Katie Couric is the everyday woman that everybody loves, but lately she has been taking some heat for a digitally altered photo printed in Watch! Magazine last week. The photo alters Katie to look about 20 lbs lighter than she actually is. The new CBS Evening News host is adorable, approachable, and intelligent, but is that enough for the American public?
Weight has seemed to involve a need for control in American society. If one is able to resist the constant temptation of Dunkin' Donuts and Ben & Jerry's than you must have the power to do anything. Although I don't agree that the American weight surge is a good thing, why do we have to constantly fit women into a Hollywood ever-so-slim package?
Katie says that she prefers the heavier picture because she says, "There's more of me to love." People magazine is running a poll on which photo readers like better. Currently the race is neck and neck. Although stars like Nicole Richie are scarily thin, they are also the more desired body type than the athletic look of such stars such as Jessica Biel (although she was recently voted the sexist woman alive by Esquire). It is due to our weight-obsessed culture that Watch! felt the need to alter Katie's picture because it is not enough to just admire her for her accomplishments.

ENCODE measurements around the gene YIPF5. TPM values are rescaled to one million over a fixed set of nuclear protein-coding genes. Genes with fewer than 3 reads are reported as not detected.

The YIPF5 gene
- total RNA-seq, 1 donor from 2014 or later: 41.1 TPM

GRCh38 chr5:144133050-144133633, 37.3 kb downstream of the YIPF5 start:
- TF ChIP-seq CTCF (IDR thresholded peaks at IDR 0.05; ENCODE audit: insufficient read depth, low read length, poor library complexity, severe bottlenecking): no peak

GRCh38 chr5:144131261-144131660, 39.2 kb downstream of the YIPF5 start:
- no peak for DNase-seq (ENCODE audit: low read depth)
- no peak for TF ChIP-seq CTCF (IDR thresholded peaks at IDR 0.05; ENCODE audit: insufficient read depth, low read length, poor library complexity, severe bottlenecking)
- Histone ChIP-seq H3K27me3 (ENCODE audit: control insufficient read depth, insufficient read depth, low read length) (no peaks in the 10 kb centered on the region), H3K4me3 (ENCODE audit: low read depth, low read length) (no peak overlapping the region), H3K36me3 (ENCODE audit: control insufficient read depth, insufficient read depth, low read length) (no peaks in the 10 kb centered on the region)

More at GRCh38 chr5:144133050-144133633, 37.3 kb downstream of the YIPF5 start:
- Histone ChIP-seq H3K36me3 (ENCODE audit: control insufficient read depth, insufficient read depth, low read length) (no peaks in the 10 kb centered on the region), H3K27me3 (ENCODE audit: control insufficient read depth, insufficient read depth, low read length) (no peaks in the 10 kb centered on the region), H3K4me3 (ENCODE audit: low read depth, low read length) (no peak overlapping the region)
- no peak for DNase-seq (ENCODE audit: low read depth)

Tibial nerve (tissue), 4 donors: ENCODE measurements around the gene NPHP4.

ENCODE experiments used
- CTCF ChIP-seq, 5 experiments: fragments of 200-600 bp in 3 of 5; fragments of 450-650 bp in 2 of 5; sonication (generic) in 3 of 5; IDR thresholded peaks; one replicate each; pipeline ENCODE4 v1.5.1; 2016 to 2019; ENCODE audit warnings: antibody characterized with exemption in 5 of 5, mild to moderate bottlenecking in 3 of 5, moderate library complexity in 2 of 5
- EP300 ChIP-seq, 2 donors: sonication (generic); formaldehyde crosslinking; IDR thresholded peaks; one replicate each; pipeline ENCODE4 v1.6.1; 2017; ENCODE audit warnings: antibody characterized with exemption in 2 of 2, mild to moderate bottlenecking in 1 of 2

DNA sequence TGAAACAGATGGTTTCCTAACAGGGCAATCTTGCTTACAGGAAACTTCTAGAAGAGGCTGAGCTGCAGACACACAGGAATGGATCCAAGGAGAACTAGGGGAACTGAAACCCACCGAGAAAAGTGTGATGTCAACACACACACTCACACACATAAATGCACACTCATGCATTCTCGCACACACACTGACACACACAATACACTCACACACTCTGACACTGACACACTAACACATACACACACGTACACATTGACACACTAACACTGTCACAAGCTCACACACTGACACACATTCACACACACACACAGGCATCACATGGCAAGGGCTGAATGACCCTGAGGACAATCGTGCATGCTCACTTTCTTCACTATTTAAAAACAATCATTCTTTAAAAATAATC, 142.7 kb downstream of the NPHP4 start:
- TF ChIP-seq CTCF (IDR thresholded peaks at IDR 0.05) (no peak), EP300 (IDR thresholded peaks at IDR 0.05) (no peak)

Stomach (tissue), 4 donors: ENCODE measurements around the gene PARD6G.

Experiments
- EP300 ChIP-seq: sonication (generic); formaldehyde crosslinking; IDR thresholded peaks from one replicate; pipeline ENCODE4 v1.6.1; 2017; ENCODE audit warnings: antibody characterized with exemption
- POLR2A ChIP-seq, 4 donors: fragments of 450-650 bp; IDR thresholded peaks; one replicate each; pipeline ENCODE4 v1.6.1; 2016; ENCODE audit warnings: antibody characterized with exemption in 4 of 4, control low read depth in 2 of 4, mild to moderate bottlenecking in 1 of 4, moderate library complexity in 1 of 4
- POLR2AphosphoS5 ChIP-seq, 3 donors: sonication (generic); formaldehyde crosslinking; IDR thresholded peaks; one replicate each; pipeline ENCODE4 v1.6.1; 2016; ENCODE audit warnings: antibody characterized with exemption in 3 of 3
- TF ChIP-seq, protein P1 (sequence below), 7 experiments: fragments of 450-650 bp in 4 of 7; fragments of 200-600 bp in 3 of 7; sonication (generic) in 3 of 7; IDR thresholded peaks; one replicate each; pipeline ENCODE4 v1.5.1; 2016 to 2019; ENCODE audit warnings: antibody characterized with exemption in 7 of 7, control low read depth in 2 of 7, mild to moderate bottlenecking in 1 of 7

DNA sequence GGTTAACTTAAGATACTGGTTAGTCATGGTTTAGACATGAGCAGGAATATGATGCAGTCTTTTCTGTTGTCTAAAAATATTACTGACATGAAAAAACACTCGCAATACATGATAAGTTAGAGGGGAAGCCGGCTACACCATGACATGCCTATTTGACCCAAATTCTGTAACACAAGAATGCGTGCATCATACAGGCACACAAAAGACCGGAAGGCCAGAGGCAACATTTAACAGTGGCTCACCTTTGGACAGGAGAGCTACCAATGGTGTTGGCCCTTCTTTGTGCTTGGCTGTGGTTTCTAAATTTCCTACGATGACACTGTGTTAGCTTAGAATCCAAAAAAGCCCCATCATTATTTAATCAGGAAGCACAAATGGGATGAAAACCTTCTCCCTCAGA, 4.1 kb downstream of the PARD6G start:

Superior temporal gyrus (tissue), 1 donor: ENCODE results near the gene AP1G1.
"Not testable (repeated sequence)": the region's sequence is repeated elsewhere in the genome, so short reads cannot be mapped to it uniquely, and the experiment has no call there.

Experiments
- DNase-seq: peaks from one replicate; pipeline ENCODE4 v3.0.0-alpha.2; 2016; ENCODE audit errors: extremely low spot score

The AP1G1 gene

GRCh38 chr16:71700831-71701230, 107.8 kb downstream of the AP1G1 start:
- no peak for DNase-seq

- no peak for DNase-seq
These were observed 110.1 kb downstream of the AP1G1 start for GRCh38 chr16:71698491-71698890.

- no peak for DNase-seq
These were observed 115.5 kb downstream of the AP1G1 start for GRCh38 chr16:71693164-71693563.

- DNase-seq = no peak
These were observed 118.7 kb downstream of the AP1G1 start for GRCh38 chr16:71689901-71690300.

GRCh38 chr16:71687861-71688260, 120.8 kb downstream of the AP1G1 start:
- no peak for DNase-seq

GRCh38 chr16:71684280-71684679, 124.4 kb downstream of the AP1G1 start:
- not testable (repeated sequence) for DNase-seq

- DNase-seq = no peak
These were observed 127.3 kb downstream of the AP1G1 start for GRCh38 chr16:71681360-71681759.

Although retouching is nothing new. It is well known that Mariah Carry, Janet Jackson, and Madonna all have retouching regularly done so they can look younger or thinner or both. In 2003, curvy starlet Kate Winslet complained that retouching done to her for the cover of GQ magazine (shown here) was excessive. At the time she said, "What is sexy? All I know from the men I've ever spoken to is that they like girls who have shape to them. So why is it that women think in order to be adored they have to be thin?"
Amen, sister. When I met Katie Couric in person for the several Today show segments we did together, she looked fabulous. So before we start dragging out our recent digital photos to press, "SLIM" for the family album, us Moms have to repeat the mantra that beauty is so vastly more than skin"ny"-deep.